President Trump and his allies paint this FISA application as the 
Russia investigation's original sin. They ignore the fact that the memo 
also reveals that an entirely separate source unrelated to the Steele 
dossier provided information to the FBI that triggered the opening of 
the FBI's counterintelligence investigation into the individuals 
associated with the Trump campaign. Oddly enough, that is something we 
did not see in President Trump's tweets over the weekend.
  What we knew about the memo leads to one and only one conclusion: The 
FBI did its job. Rank-and-file professionals within the FBI and DOJ 
acted appropriately when obtaining a FISA warrant of Carter Page. 
Frankly, the President's attacks on these career professionals for 
obtaining the FISA warrant are entirely without merit.
  I have been here with Republican Presidents and Democratic 
Presidents, eight Presidents in all, and I have never seen anybody make 
such unwarranted attacks on career professionals. These professionals, 
I suppose, if we really look, are Republicans, Democrats, and some are 
apolitical. All of them are professional. What the Republican memo from 
the House reveals is nothing about abuses in the FISA process, but it 
does reveal a lot about both the President and the House Republicans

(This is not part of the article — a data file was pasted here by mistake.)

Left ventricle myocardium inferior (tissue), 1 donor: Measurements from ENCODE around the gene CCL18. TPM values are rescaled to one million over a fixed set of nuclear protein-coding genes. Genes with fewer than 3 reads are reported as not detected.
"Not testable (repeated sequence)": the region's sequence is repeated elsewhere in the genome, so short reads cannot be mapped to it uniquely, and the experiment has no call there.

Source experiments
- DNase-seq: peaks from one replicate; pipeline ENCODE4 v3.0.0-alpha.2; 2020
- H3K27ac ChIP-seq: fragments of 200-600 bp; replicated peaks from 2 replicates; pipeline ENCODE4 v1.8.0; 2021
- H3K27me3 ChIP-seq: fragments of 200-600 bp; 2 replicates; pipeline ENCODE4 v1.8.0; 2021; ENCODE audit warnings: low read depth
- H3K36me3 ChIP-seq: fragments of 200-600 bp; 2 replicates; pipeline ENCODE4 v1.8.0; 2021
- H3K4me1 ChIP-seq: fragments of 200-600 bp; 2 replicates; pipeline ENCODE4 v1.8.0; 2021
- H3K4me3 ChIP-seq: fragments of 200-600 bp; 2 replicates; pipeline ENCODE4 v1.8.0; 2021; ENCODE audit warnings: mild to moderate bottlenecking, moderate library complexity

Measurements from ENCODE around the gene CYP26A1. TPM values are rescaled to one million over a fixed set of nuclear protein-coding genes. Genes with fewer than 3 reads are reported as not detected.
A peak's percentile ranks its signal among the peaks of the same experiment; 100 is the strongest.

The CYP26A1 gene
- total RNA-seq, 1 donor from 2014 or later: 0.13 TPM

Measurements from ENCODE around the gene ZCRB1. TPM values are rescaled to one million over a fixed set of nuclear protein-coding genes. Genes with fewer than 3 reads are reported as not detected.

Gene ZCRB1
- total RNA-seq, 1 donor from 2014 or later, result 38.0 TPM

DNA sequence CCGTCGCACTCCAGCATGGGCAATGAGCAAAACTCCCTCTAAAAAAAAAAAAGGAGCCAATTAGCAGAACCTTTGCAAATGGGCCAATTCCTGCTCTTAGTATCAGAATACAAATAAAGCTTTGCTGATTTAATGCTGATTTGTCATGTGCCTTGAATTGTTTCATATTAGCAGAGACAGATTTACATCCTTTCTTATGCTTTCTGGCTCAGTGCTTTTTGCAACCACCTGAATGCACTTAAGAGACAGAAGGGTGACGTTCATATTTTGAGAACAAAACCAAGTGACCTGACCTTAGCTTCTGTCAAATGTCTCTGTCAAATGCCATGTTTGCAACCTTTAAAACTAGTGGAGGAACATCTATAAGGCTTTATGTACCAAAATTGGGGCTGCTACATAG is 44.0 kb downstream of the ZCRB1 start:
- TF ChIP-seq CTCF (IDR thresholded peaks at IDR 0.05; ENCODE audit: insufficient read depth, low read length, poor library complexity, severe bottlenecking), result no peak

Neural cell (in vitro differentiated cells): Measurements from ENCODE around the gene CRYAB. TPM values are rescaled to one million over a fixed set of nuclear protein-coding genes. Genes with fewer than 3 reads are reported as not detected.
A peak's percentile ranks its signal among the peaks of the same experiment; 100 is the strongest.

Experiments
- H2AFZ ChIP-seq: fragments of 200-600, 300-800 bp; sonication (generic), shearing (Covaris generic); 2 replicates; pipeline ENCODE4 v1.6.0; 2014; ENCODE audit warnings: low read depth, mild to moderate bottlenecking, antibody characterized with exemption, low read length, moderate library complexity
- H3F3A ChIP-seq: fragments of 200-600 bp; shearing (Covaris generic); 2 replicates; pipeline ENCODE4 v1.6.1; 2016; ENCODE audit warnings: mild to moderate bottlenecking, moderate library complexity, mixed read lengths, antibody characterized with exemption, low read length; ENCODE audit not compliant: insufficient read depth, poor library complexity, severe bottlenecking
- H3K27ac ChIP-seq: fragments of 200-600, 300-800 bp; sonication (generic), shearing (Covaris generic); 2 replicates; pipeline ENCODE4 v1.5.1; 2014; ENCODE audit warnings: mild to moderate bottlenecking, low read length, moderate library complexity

who released it. It represents yet another desperate, hyperpartisan 
attempt to smear key Justice Department officials and undermine the 
Russia investigation.
  Again, in my 40-some-odd years in the Senate, I have never seen this 
under either Republican or Democratic leadership or either a Republican 
or Democratic President.
  Let's remember what is at stake. This is not about a Republican memo, 
which is nothing more than a sloppy, bad-faith attempt to distract from 
the special counsel's Russia investigation, nor is it about the Steele 
dossier. That represents an almost irrelevant side story. The only 
thing that matters here is that a foreign adversary attacked our 
democracy in 2016, suffered no consequences, and is poised to do it 
again. The President is not willing to address this threat. He is not 
even willing to implement sanctions on Russia that were overwhelmingly 
approved by the vast majority of both Republicans and Democrats in the